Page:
Obama meets with families of oil rig explosion victims
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YORKTOWN - Arleen Weise wishes President Barack Obama acknowledged sooner the loss of life during the Gulf of Mexico oil rig explosion.
Still, it was an honor to meet the president last week, she said.
Weise's son, 24-year-old Adam Weise, died April 20 in the explosion on the Deepwater Horizon oil rig. Almost two months later, the mother traveled to Washington, D.C., with her mother, Nelda Winslette, and Adam's girlfriend, Cindy Shelton.
Family members of the other victims were also invited to the White House on Thursday. Jason Anderson, of Bay City, also died in the explosion.
Seated at tables in the state dining room, Weise's family was the first to be greeted by the president.
"I wanted to ask him to let drilling resume in the Gulf, but he shook our hands, said a few words and moved on to the next table," Weise said. "We really didn't have time to have a discussion with him."
The president issued a six-month moratorium on offshore oil drilling.
Obama offered family members his condolences and said they were in his and the first lady's thoughts and prayers.
"I also wanted to ask him why he didn't acknowledge the loss of life sooner," Weise said. "With all the things he has going on at least he finally did. It was an honor to meet the president, it really was."
Shelton, the late Adam Weise's girlfriend, wasn't as enamored with Obama.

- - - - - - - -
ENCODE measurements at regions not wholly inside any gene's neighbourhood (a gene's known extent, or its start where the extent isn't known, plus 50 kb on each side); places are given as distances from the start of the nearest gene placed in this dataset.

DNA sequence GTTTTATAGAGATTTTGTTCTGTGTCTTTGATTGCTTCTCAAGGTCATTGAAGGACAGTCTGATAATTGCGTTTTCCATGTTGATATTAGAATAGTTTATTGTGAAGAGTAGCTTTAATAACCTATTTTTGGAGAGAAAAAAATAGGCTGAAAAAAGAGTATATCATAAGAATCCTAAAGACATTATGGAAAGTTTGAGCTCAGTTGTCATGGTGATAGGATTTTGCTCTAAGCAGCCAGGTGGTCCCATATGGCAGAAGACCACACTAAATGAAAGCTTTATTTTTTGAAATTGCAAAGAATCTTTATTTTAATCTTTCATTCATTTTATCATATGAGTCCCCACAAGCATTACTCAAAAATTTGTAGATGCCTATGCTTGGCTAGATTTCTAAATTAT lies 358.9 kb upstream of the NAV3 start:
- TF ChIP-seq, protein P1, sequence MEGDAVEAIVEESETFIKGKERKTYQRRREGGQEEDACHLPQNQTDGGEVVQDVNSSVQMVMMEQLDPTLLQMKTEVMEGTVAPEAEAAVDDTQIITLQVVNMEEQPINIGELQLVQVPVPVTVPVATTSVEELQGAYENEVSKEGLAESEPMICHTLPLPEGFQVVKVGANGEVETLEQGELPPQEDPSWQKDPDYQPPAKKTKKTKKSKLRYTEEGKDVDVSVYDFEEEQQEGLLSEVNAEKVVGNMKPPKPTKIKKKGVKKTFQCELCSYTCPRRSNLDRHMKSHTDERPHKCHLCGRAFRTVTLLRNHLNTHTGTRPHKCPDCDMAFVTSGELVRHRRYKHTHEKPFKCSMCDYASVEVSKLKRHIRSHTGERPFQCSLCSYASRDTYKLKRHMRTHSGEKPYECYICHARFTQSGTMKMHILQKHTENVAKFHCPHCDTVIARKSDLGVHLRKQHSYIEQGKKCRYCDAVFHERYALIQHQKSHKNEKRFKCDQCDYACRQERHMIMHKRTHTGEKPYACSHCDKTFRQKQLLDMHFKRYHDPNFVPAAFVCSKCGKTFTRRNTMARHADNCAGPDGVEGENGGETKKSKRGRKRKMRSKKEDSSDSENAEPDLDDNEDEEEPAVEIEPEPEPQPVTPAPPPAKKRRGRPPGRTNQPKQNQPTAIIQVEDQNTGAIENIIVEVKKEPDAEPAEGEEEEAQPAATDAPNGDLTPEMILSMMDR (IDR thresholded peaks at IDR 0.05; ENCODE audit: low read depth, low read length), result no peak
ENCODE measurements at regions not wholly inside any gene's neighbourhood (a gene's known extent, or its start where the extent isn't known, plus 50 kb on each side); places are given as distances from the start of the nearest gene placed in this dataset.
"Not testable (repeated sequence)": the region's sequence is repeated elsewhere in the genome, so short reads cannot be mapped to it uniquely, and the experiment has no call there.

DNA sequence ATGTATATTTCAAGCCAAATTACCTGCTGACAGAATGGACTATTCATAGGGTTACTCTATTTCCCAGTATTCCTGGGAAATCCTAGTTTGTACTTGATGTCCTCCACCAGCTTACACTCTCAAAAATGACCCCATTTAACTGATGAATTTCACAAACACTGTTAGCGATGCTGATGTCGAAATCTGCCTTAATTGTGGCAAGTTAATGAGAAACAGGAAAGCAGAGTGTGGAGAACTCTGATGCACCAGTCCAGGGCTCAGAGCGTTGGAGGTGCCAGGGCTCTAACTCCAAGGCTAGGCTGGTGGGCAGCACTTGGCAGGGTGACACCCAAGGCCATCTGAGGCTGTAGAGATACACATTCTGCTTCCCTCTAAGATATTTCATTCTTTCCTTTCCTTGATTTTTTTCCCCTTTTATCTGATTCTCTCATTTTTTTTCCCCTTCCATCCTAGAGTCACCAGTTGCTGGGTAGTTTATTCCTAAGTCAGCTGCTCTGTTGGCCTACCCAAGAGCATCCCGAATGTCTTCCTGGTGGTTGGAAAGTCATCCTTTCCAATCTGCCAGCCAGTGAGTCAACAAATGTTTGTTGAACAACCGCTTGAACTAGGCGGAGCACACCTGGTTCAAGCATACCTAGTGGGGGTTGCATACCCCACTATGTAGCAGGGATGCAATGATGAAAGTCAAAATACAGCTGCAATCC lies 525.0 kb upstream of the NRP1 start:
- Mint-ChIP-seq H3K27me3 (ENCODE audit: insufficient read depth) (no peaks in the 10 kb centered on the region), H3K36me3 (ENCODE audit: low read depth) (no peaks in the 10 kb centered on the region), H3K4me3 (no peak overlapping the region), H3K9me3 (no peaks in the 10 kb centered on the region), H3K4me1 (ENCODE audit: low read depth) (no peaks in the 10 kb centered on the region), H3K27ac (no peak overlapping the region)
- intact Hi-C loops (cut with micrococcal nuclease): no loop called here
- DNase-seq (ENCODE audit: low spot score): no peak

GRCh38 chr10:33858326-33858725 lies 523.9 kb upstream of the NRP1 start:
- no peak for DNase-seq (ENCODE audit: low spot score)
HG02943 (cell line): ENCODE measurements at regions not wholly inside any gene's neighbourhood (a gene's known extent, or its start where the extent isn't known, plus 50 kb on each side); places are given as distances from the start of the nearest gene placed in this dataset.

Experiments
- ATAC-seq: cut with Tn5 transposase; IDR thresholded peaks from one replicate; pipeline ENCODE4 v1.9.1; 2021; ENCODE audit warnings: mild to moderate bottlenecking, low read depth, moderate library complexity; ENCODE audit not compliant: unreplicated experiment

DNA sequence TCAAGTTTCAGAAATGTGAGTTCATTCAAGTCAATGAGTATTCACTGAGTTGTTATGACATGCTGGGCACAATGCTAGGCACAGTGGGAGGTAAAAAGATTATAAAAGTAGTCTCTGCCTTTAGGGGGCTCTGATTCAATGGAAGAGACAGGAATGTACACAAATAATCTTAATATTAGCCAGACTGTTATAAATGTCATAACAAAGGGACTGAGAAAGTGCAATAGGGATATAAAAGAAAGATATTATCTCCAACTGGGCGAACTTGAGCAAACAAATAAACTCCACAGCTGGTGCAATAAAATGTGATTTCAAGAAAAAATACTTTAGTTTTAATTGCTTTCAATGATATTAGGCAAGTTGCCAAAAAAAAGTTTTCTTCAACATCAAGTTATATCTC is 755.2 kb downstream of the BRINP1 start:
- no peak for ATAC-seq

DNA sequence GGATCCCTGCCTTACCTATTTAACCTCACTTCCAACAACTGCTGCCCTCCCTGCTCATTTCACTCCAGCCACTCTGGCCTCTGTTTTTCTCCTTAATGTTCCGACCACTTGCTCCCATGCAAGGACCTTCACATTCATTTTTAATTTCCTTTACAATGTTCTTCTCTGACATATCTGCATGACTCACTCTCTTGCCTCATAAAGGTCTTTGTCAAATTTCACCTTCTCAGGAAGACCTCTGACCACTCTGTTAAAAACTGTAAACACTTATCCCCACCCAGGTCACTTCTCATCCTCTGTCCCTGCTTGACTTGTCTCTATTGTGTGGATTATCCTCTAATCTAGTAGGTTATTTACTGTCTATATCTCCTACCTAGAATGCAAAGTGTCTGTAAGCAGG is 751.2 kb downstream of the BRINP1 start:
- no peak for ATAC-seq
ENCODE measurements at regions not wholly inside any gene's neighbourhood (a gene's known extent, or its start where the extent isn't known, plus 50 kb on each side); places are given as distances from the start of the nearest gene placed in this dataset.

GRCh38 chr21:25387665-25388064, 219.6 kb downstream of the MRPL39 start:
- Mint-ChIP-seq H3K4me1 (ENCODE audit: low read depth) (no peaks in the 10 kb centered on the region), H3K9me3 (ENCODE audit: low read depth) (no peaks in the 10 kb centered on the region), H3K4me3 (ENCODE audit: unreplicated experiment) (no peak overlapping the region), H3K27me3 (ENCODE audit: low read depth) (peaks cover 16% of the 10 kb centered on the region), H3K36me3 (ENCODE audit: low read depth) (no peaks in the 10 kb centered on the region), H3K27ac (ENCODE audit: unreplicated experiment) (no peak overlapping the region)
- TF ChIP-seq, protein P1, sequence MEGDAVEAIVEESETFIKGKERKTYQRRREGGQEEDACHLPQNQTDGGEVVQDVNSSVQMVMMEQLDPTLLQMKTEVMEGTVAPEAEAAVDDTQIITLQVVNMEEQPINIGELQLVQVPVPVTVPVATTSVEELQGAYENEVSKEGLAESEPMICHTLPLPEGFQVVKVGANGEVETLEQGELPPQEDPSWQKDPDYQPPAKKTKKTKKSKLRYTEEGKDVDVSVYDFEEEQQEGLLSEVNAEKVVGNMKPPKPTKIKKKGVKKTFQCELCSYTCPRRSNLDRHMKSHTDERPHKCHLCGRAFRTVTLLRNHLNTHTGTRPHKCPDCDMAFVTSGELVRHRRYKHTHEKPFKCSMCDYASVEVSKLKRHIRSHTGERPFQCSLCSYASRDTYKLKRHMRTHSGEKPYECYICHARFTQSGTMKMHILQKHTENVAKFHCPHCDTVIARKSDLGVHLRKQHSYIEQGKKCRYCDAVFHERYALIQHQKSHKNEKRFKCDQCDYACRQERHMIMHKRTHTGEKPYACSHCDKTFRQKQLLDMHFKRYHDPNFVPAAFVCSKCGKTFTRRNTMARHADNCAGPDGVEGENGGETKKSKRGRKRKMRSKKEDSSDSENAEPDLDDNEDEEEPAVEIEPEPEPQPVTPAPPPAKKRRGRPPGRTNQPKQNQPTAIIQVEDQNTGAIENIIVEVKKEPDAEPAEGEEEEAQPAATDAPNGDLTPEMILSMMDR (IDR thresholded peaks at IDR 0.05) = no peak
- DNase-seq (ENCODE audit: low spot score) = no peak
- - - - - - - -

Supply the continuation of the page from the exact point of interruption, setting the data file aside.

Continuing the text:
"I feel like he was doing it all for public relations purposes," Shelton said. "He had been hounded by the media for not saying anything to the families. Fifty-one days later, he decides to finally offer his condolences in person. I guess it was a nice gesture, but it should have been sooner."
Shelton also opposes the president's moratorium on offshore drilling.
"I don't think it is a good idea," she said, "but I see the safety reason for it. It's going to put a hardship on a lot of families because of their jobs."
Accompanying the president were Coast Guard Adm. Thad Allen, Interior Secretary Ken Salazar, White House Adviser Valerie Jarrett and Carol Browner, assistant to the president for energy and climate change.
Several of the family members, including the Weise contingent, also went to the Capitol and met with members of Congress, including Speaker of the House Nancy Pelosi. They discussed in part the Death on the High Seas Act, a 1920 law that limits the money surviving family members of a disaster such as the oil rig explosion can be awarded.
"Her outlook was pretty much the same as the president's on safety issues and the Death on the High Seas Act," Shelton said.
Shelton said her boyfriend worried about the well before his death. He spent three weeks at home before returning to the rig.
"The last time he was home he talked about this well a lot," she said. "He called it the well from hell. It had problems with kickbacks. They couldn't get the mud right, he said. When he went back he called and said it was just as bad as it was when he had left."
After Adam Weise returned to work, he called Shelton twice a day because he felt so uncomfortable with the well, she said. That was unusual for him, she added.
Shelton said despite her doubts about the president, "I think he's going in the right direction on the safety issues."
"I wouldn't wish on anyone what happened to us," Shelton said. "If they can do anything to keep the workers safer, I'm all for it."